Second of all, the acting is superlative. How could it *not* be, with a cast like this? Evidently I was completely charmed by James Stewart and Jean Arthur, who are both incredibly believable both as real people and movie stars, and who together make Tony and Alice an utterly credible, true-to-life couple. Edward Arnold was great as the stuffed shirt Anthony Kirby Sr too--his eventual 'thawing' was something that could easily have been played in too exaggerated a fashion, but both the actor and director, I suspect, are too good to have allowed that to happen. I also had great fun watching Ann Miller in her secondary role as Essie Sycamore, Alice's dancing sister. I sincerely hope that every person making this film had just as much fun as I did watching it, because the whole secondary cast was excellent, and I loved all the characters we were introduced to, particularly the entire Sycamore family with their attendant friends (the ex-iceman DePinna, or the toymaker Poppins) and even their servants Rheba and Donald, who were treated almost as much as part of the family as could be expected at that time. But my greatest praise would have to be reserved for Lionel Barrymore as Martin Vanderhof--a sweeter, lovelier old man you just couldn't imagine, and a complete change from his much-better-known Mr. Potter in IT'S A WONDERFUL LIFE. He really does make Grandpa Vanderhof very much a real person, from his reminiscences about Grandma Vanderhof, to his messing around with the IRS agent, to his harmonica-playing and evident love of life and people.
I really could not say enough good things about this movie (which I prefer to IT'S A WONDERFUL LIFE). It'll make you laugh, it'll make you cry, and quite frankly, it'll make you glad to be alive. Not many movies can do that. And it's most certainly true that you can't take your money with you... but what you *can* do is take this movie and its message to heart. 10/10, without a doubt.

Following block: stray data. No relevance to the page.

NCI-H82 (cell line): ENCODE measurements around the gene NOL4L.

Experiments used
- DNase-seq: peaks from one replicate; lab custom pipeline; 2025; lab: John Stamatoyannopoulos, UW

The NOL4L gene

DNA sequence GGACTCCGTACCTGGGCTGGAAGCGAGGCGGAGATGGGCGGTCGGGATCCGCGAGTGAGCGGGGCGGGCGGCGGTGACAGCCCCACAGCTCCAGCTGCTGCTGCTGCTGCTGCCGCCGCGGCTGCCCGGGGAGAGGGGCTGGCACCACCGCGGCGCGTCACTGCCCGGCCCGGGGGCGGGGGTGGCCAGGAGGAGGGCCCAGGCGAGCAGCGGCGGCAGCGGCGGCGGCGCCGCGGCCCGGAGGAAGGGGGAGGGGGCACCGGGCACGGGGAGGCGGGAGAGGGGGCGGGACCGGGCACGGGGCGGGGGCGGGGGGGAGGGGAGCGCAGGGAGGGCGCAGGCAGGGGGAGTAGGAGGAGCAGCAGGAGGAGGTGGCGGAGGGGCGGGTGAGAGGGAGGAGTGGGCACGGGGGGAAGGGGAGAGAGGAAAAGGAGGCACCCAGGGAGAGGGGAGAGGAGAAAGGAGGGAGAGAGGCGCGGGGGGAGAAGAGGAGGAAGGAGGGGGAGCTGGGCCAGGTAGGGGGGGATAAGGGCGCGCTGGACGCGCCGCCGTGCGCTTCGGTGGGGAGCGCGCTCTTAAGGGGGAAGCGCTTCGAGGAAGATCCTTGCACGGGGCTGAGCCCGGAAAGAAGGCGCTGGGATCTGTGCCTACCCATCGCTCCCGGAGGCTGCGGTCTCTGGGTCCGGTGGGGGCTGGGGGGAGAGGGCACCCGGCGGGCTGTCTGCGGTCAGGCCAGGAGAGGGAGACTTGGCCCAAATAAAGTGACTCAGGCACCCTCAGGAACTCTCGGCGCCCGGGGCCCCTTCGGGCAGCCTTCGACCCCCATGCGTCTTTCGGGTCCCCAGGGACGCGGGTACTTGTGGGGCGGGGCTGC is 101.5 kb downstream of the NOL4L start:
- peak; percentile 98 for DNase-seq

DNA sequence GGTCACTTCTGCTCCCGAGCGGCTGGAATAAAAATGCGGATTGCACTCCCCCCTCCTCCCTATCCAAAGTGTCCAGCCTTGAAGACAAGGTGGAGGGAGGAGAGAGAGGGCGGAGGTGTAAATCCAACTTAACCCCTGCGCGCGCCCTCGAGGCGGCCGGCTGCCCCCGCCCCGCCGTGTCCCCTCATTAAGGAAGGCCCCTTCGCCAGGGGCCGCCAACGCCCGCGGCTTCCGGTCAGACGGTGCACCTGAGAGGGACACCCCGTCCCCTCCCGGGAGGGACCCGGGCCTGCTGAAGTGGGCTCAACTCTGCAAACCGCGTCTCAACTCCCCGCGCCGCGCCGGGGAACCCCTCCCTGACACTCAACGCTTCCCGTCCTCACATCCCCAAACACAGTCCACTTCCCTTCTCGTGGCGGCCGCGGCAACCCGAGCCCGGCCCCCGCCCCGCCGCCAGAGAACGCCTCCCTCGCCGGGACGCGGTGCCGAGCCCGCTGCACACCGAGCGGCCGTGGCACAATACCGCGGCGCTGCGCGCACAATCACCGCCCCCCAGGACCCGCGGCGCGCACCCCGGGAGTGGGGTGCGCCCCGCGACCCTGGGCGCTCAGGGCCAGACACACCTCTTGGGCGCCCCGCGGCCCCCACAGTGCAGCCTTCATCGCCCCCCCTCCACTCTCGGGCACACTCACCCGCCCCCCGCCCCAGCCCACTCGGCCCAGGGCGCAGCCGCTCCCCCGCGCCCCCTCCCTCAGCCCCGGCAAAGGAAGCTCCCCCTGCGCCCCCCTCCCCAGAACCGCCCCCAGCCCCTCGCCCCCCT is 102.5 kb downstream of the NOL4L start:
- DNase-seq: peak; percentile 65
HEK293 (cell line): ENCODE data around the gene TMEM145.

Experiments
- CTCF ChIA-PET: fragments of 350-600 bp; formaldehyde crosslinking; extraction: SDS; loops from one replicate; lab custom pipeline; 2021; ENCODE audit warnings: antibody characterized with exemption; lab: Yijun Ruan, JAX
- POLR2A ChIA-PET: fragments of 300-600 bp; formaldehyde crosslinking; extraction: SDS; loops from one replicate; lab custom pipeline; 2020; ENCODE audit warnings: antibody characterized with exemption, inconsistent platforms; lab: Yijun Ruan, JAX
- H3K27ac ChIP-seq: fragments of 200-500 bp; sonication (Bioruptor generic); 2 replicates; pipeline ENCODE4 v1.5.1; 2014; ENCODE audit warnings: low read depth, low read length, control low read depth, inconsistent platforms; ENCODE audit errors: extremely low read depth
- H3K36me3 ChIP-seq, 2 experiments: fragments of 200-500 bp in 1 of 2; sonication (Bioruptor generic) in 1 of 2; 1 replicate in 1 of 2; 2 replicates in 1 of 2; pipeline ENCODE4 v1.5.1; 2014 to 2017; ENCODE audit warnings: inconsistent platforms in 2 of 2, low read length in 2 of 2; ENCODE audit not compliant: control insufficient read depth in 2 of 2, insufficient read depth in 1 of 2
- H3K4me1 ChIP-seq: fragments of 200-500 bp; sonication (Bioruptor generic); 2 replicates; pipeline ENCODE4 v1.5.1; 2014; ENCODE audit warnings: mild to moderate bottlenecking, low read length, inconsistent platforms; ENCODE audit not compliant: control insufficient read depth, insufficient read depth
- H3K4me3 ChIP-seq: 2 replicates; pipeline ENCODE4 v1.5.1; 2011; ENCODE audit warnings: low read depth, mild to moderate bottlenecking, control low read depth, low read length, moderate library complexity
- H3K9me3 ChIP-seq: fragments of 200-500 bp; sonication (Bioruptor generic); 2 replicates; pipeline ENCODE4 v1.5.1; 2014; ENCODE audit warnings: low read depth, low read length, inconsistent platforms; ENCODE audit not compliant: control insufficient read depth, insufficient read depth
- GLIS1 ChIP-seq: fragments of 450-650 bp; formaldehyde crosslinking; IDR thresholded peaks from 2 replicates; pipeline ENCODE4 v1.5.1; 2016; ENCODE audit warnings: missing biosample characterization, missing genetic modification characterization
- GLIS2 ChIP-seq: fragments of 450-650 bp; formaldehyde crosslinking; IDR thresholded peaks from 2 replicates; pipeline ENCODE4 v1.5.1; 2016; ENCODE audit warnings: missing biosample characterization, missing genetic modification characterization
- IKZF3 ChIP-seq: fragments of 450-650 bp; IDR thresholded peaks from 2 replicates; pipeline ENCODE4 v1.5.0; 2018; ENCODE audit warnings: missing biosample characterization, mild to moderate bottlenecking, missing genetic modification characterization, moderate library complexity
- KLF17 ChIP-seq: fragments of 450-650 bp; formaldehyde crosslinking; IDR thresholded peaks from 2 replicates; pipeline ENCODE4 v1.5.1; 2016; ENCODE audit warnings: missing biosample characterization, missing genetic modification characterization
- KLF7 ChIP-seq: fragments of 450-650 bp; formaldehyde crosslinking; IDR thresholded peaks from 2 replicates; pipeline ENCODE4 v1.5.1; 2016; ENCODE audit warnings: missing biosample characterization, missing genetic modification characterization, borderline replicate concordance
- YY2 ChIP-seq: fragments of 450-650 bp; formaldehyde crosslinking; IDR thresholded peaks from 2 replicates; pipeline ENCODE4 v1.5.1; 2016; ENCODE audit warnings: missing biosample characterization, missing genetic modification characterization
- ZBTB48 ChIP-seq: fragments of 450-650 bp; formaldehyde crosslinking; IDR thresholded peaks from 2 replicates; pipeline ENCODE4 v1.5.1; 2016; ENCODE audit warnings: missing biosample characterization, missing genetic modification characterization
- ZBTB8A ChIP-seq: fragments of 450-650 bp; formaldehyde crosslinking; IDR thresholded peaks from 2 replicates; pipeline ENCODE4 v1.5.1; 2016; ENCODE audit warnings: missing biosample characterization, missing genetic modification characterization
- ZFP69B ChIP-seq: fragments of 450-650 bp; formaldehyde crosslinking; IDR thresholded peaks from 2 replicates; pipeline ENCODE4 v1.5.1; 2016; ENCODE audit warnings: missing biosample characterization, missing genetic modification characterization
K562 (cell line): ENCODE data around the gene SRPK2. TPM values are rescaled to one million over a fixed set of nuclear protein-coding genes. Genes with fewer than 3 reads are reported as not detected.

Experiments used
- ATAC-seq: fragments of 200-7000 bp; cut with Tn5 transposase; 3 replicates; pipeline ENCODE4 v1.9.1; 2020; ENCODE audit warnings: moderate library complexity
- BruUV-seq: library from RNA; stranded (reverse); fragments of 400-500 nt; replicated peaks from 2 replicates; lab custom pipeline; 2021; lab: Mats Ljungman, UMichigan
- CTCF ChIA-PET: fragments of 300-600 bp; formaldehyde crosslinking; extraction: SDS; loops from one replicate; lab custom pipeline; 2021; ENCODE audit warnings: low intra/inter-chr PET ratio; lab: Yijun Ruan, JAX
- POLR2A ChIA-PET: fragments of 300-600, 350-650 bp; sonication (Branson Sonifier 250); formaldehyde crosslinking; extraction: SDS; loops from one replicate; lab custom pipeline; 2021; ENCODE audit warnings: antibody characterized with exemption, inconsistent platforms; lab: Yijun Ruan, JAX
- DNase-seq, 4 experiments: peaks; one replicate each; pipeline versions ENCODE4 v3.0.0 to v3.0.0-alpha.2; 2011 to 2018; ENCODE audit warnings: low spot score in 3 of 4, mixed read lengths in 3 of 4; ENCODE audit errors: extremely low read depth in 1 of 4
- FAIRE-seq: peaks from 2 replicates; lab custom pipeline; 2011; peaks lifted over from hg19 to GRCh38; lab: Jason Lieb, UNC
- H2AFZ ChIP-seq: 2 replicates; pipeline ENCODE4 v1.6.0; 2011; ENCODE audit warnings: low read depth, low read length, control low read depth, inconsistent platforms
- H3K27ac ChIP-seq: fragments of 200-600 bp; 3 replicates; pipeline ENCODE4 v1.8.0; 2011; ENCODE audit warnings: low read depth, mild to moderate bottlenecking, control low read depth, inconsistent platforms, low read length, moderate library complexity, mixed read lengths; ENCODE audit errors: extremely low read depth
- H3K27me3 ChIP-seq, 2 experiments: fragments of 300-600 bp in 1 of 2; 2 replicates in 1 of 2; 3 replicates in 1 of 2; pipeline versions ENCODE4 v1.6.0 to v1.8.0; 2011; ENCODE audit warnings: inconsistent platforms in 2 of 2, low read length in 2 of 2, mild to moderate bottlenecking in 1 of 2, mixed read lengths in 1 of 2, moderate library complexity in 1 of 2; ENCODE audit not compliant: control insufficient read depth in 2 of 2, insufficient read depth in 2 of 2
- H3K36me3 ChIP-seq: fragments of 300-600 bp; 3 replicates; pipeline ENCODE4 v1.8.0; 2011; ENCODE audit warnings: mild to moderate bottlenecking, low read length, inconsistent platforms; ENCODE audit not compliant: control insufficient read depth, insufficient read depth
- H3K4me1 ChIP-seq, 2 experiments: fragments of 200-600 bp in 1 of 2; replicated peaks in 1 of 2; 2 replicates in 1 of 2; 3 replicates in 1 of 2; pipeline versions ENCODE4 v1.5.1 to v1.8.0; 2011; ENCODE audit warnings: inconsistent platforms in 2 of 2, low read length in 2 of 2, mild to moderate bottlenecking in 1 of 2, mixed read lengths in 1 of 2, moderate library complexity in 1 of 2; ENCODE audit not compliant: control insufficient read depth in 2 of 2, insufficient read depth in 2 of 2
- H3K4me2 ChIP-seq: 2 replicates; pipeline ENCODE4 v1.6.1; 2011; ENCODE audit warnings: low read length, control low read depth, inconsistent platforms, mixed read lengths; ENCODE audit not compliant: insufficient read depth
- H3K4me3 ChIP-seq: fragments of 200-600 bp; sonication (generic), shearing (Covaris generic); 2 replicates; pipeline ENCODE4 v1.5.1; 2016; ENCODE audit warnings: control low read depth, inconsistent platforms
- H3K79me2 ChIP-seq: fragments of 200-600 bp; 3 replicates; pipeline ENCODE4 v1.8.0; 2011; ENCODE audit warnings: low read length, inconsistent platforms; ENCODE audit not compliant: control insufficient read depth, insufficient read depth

This is not the play. This is better.
The madcap adventures of a crazy family during the depression is a life affirming film that shows us that money isn't everything and that yes, you can't take it with you.
One of the joys of this film is the cast Lionel Barrymore, Jimmy Stewart, Ann Miller, Dub Taylor, Edward Arnold, Eddie Rochester Anderson, Misha Auer and just about every great supporting actor and actress under the sun, all acting completely and wonderfully mad. They sell the story and make you smile from ear to ear.
I can't be rational where this film is concerned.
Just see it.
You'll feel good for days.
10 out of 10.
Among all the enthusiastic reviews for this movie, it is hard to find a
sufficiency of praise for the work of Edward Arnold. A familiar face on the
screen in the thirties and forties, with his round face, solid body, and
trademark pince-nez, Arnold surpasses himself in this film
Too often type-cast as a plutocrat, Arnold nevertheless demonstrates nuance and sensitivity as a man who, despite many flaws and faults, is redeemed by his love for his son. Arnold is seldom credited with the subtlety and poignancy of his characterizations, probably because he generally played greedy capitalists in a time when greedy capitalists were even more frightening than they are (and properly so) now, but this is an omission that should be corrected. His characterization in this comedy is a powerful performance, and grossly under-appreciated. He was one of the masters of American cinematic acting, with never a false note on his performances, and it is shameful that he is not so acknowledged.
You Can't Take it With You is a very funny and entertaining film. Bringing
Up Baby is probably the only film that has ever made me laugh as hard as
this one. James Stewart and Jean Arthur are magical together, just as they
were in Mr. Smith Goes to Washington. This is yet another great film by
Frank Capra and was rewarded with an Oscar for Best Picture in
Stewart comes from a rich and completely uptight family. Miss Arthur is the only relatively sane member of a very wild family. Lionel Barrymore is wonderful as the grandfather here. He is so warm and funny in this movie, it's hard to believe he's the same man who played the evil Mr. Potter in It's A Wonderful Life. Edward Arnold who was known for playing slimy villians, is great as Stewart's very wealthy and totally stuck-up father.
You Can't Take It With You won for Best Picture of 1938 and got Frank
Capra his third Oscar for Best Director. Looking at it now it is firmly
anchored in the decade that spawned it and the Oscar is a tribute to
authors Kaufman and Hart and their popularity in that time. You Can't
Take It With You came off a Broadway run of 838 performances for the
1936-1938 Broadway seasons.